The project primarily seeks to develop new, sustainable and innovative techniques to help protect and recover this endangered mollusc
The LIFE REMoPaF Consortium, of which ACCIONA Engineering is a member, has successfully completed the first trial relocation of Patella ferruginea specimens from the Port of Melilla to the Port of La Línea in the Bay of Algeciras.Patella ferruginea, the Ribbed Mediterranean Limpet, is a gastropod that inhabits the western Mediterranean and is currently at risk of extinction.
The trial relocation is part of the LIFE REMoPaF Project (LIFE15 NAT/ES/000987) that is being led by ACCIONA Engineering, with the participation of the University of Seville (the Marine Biology Laboratory) and Melilla Port Authority.The company was chosen by the European Commission to join the LIFE 2015 program, the only EU financial instrument exclusively dedicated to the environment.
The Ribbed Limpet, Patella ferruginea, is a native gastropod of the western Mediterranean region that is classified as “in danger of extinction” in the Spanish List of Endangered Species, as well as being included in Annex IV of the Habitats Directive, which requires States to ensure it is strictly protected, even outside of Natura 2000 areas.
At present, only five healthy populations exist, all on the North African coastline, in the Chafarinas Islands, Ceuta, Melilla, Zembra (a Tunisian island) and the Habibas Islands (Algeria).
The species is threatened by direct human action (collecting and harvesting) and by pollution and habitat destruction.
Given these circumstances, the main objective of the project is to develop new, sustainable and innovative techniques that will help to protect and recover Patella ferruginea, by moving small young specimens (called “recruits”), taken from a healthy donor population with a high density (in the Port of Melilla), to a new location (Bay of Algeciras, Port of La Línea), with relatively low densities, but with sufficient potential to achieve a population size that could enable them to become a stable reproducing population.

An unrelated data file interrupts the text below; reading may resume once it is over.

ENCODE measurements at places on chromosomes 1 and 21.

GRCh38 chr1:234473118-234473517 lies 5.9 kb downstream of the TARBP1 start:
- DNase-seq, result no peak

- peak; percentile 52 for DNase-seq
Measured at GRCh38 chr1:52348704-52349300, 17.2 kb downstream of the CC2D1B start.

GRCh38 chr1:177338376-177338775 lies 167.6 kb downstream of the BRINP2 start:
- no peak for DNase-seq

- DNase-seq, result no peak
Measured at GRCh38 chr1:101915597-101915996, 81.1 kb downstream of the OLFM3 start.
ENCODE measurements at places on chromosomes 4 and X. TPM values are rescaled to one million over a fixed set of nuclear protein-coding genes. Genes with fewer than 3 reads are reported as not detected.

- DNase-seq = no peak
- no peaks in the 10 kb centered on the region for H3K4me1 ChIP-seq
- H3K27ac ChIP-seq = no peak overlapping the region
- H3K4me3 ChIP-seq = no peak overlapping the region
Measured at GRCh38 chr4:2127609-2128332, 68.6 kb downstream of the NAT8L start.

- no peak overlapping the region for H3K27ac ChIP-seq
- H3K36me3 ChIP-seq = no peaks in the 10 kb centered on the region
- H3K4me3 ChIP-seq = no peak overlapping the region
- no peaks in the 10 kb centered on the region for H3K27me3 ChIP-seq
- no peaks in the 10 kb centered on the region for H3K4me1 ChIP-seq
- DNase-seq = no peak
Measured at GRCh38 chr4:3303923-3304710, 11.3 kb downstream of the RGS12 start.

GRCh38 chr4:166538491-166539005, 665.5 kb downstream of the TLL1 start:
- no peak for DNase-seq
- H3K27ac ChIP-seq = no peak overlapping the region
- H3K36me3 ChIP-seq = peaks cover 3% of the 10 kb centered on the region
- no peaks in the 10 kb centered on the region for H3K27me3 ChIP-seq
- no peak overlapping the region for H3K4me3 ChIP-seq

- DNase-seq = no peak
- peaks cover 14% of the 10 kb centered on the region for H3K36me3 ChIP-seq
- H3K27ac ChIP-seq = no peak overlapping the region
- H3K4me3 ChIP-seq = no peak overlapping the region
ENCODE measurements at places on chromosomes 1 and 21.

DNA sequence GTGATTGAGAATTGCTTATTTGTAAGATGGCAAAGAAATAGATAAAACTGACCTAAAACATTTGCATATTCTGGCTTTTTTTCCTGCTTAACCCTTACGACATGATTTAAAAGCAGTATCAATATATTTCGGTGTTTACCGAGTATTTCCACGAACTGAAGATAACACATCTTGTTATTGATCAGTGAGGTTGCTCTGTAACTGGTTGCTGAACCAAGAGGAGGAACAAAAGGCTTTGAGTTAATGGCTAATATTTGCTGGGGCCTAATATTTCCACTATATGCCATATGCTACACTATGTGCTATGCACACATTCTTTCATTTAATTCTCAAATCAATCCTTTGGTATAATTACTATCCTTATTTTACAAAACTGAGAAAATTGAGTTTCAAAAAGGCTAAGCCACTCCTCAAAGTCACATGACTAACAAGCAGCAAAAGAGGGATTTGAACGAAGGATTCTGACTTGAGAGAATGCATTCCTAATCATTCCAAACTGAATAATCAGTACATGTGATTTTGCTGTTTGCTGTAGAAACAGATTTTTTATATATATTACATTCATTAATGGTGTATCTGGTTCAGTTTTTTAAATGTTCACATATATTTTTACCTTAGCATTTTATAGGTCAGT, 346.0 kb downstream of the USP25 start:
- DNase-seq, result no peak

At the same time, extensive work has been carried out to raise awareness about conservation of the species and its habitat as part of the project.
Some 60% of the eligible costs of LIFE REMoPaF, which was launched in July 2016 and will end in July 2021, are financed by the European Commission (a total of €965,391).It is also the first national project in the LIFE Program dedicated to the conservation of a marine invertebrate.
The relocation methodology is based on small artificial substrate blocks called AIMS (Artificial Inert Mobile Substrates), designed with a structural uniformity and complexity (superficial roughness) that is similar to breakwater rocks where the species naturally lives.This factor is important to achieve the objectives, since it has been proven that the roughness and type of material, together with the action of the water currents, are the main factors that determine larvae colonisation.Innovative 3D printing techniques are used to manufacture these blocks, as well as conventional technology.
The survival rate in previous relocation trials carried out to test different procedures, using a representative number of specimens, did not exceed 50%.Relocating the recruits is therefore the riskiest stage of the project.
An initial trial move has therefore been performed as part of the LIFE REMoPaF project, with a representative number of AIMS and specimens, in order to analyse the aspects that could be improved during a second relocation with a higher number of AIMS and specimens, with a view to improving conservation and protection of the species.
This relocation of specimens is the longest distance the species has been moved to date (around 350 km over land and sea). It was carried out by previously identifying the AIMS carrying Ribbed Limpets and then individually marking each specimen.The AIMS with the recruits were then transported in specific containers in a refrigerated lorry from the Donor Zone (Port of Melilla) to their new location in the Recipient Zone (Port of La Línea).
The specimens were supervised by the project’s scientific team during the move to ensure that each specimen was kept under the appropriate temperature and humidity conditions.
The coastal section of the Recipient Zone is relatively isolated, which benefits the reintroduction of the recruited specimens, helping to prevent the population from being damaged by shellfish gatherers and collectors.
Monitoring the specimens after the first few weeks of the move has shown satisfactory results, with a survival rate greater than 80%.The subsequent follow-up data will confirm whether this trend continues,and is combined with monitoring of both the donor and recipient populations.
In addition to the LIFE REMoPaF Consortium team, various private and public companies collaborated in this initial trial relocation, such as the Port Authority of the Bay of Algeciras (Recipient Zone); the Ministry for Ecological Transition, the Department of the Environment and Territorial Planning of the regional government of Andalusia, the Department of the Environment of the Autonomous City of Melilla, and Seville Aquarium.